VIII. Parental Guidance.
Updated: Mar 31
Simone hardly noticed that the pizza he was printing had stopped midway. His mind had been caught astray reliving the moments he had shared with his father a couple of days ago in this very apartment, printing the very same combination of foods to make his pesto margarita pizza.
His father had come unannounced correctly judging that it would be the only way he could see his son. Simone had done everything in his power to remain even more isolated from the world since his fallout with Adwoa. It had been at least a week since that conversation had turned his world rotten.
When his father had come in, Simone was wasted away on his bed crowded in by takeaway boxes and smells of suppressed farts.
“Simone, it’s me. Dad.” Simone’s father poked his head around the room door.
“Was around the neighbourhood and thought I should drop by and see how you were doing?”
“Yeh, that’s what I thought. I see you have changed a few things in your room?” He said this as he lifted Simone’s study chair off the floor.
“You’ve sort of just let the furniture decide where it wants to be.”
Simone, groggy-eyed, lifted his head from the pillow to spare a look at his father who had managed to find his way to the edge of Simone’s bed. After acknowledging his presence he buried his head in pillows again.
“Hey-hey. Come on. Can you spare your old man a decent conversation? I came here to check on you.”
Simone slowly dragged his body out of bed to fulfil his obligations as a son, physically. But mentally and spiritually he was hardly there. Nor anywhere.
“Let me get straight to it. You didn’t really say much about what happened between you and Adwoa, and you don’t have to. And I think the way you are feeling has a lot to do with how your mother and I raised you. Or didn’t.” Simone’s father brushed his fine moustache with his forefinger and thumb, looking away from Simone, speaking to him in a way that he rarely did. “Some might say that we were living in unprecedented times, you know with the so-called fourth industrial revolution, climate change just starting and all. But in a lot of ways, I think we were still very much in precedented times. We had a way of making it seem that we were special. And everything around us told us so.
The planet was dying, capitalism was about to blow up, Ghana’s democracy on the very edge. The system was collapsing and technology was going to take over. We were all fighting some end-of-world scenario believing we were the pivot. But really, we were just young. Your mother and I were both egotistical of course. And right from the off-put our selves in front of everything else. I mean, how could we have done otherwise? I had made my mind that I would just sort of love freely and be single for most of my life. And your mom was incredible at whatever she did. But, at some point, I had to make a decision. And it was between what we could be, and what I could become. And I thought it was the latter and even actively pursued it for a while. But I ended up feeling like how you may feel right now. Empty.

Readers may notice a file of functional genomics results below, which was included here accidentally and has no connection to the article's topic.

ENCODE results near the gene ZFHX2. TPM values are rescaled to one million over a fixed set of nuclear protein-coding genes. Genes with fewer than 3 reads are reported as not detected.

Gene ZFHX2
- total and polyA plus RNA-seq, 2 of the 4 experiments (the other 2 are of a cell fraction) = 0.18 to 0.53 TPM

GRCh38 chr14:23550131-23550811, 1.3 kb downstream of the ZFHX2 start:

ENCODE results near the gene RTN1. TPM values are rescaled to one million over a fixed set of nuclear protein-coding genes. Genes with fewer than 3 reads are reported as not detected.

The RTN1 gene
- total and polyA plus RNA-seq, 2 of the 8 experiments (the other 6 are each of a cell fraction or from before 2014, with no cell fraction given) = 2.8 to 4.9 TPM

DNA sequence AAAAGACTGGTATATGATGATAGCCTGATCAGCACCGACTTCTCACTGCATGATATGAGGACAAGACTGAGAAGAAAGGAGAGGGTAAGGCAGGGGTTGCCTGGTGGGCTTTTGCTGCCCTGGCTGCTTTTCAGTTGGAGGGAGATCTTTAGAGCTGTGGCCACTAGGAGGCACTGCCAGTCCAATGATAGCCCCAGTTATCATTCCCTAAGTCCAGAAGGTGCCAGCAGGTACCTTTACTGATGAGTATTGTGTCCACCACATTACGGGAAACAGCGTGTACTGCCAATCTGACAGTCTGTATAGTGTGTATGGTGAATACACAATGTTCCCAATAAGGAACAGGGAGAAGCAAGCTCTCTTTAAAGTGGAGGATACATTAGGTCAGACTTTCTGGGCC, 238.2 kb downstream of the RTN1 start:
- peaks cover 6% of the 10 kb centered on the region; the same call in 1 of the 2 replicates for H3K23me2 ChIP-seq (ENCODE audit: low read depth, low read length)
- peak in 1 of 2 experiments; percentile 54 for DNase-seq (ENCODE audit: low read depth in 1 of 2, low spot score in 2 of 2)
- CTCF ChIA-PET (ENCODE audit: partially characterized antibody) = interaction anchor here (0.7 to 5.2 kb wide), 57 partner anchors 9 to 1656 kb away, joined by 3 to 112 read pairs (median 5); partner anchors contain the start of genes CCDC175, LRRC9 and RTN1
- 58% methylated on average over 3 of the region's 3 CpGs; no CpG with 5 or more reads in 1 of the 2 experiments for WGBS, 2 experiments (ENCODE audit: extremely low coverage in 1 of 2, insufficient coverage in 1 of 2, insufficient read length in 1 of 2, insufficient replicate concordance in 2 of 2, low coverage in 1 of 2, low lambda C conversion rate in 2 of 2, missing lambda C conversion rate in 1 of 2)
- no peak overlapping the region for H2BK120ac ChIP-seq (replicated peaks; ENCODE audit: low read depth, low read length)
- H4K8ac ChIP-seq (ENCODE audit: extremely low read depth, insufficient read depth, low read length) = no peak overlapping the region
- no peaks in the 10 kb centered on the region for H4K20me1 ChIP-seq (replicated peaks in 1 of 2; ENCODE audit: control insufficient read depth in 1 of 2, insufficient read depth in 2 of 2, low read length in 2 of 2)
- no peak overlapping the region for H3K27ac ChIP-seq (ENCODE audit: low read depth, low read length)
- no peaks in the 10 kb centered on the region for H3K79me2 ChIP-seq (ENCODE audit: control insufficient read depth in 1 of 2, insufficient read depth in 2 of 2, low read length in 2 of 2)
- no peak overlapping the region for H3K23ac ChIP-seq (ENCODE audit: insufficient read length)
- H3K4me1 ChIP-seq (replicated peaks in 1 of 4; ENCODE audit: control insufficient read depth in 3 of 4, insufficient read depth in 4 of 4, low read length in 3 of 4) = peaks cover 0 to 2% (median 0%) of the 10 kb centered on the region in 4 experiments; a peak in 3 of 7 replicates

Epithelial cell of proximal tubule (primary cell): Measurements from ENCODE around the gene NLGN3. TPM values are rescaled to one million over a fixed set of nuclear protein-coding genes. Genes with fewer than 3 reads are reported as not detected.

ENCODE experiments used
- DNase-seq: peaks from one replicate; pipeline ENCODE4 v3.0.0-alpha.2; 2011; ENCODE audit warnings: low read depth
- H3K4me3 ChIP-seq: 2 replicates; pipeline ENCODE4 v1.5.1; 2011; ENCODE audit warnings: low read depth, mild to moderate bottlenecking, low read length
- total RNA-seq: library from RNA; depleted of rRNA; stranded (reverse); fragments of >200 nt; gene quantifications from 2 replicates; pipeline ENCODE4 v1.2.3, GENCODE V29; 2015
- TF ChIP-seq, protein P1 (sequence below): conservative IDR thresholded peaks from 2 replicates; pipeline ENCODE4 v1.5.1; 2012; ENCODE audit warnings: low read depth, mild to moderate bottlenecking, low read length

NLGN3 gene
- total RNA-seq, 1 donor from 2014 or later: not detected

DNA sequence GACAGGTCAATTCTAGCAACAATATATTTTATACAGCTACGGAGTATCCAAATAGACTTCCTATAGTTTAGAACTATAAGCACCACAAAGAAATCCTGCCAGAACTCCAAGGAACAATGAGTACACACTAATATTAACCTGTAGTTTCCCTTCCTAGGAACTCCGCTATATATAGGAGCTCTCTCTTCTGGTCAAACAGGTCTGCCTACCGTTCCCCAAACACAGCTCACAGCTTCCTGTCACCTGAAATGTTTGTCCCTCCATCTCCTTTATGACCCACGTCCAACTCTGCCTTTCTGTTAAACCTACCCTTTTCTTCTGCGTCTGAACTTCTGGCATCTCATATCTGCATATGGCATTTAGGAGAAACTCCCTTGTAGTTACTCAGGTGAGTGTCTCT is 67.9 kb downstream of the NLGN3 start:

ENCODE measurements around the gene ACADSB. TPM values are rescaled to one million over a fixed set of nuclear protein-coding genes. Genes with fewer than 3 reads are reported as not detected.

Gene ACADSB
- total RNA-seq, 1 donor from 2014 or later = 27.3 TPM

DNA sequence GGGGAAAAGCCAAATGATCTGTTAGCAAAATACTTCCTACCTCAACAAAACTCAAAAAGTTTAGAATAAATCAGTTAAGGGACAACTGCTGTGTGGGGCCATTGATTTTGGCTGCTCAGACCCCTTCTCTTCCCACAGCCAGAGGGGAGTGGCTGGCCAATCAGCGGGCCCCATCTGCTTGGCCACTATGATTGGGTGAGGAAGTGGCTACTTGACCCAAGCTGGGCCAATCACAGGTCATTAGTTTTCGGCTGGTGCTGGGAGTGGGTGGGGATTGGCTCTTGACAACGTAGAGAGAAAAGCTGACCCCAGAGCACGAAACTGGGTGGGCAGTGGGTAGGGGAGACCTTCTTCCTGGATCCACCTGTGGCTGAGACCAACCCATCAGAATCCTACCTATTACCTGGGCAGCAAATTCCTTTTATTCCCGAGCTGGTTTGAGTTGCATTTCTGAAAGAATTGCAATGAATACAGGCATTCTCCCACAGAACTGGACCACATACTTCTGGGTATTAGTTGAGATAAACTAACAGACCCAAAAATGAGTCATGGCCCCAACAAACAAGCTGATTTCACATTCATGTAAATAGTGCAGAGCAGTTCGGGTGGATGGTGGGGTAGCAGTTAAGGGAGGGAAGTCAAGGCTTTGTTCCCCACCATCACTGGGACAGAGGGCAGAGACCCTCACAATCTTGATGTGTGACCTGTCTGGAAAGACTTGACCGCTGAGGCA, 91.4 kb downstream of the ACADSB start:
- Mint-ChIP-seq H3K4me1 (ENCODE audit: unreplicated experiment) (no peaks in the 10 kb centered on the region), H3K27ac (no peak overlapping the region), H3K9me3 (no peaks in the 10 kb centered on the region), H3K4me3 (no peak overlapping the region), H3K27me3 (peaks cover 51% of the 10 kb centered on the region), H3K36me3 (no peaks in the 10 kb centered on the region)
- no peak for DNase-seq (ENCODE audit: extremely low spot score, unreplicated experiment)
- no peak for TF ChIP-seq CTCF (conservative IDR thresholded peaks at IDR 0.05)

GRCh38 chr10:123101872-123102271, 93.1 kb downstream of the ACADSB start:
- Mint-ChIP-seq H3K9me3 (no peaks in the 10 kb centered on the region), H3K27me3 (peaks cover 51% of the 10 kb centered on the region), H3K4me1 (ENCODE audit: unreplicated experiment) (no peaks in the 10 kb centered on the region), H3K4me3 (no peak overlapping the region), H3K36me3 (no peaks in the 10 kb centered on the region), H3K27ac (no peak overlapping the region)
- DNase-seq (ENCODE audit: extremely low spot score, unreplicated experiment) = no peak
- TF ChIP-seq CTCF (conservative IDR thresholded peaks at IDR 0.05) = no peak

I think she felt the same, and for all our progressive ideals and liberal ideologies, our loved boiled down to putting ‘us’ first. We didn’t really live up to what we could have been, and at some point, we strayed. And I think that prevented you, in a lot of ways, from being there in the world and experiencing what you should have as a kid, as a young man. And I am sorry for that. But I am also not sorry, because your mother was my world, and giving everything to her was…” Simone’s father’s lower lip quivered and a rush of breath took hold of him. “And I haven’t known what to do with you since.”
Simone’s father bent his head down and gently sobbed for a little while as Simone sat perplexed. He didn’t know what to say, seeing that he hardly said much to his dad on this emotional level. But he thought he didn’t want to see him this way.
“Dad, it’s ok. We are still here. I know you love me. I love you too.” Simone still didn’t understand where this outpouring had come from, but pulled himself closer to his dad and rubbed his back wholeheartedly until the sobs ebbed away. Soon the moment being shared by the father and son subsided into their custom formalities.
After reliving this exchange with his dad, Simone snapped back to reality all because of an incessant beeping coming from the printer. He looked down at its screen and saw something rather odd. A message.
‘No internet connection.’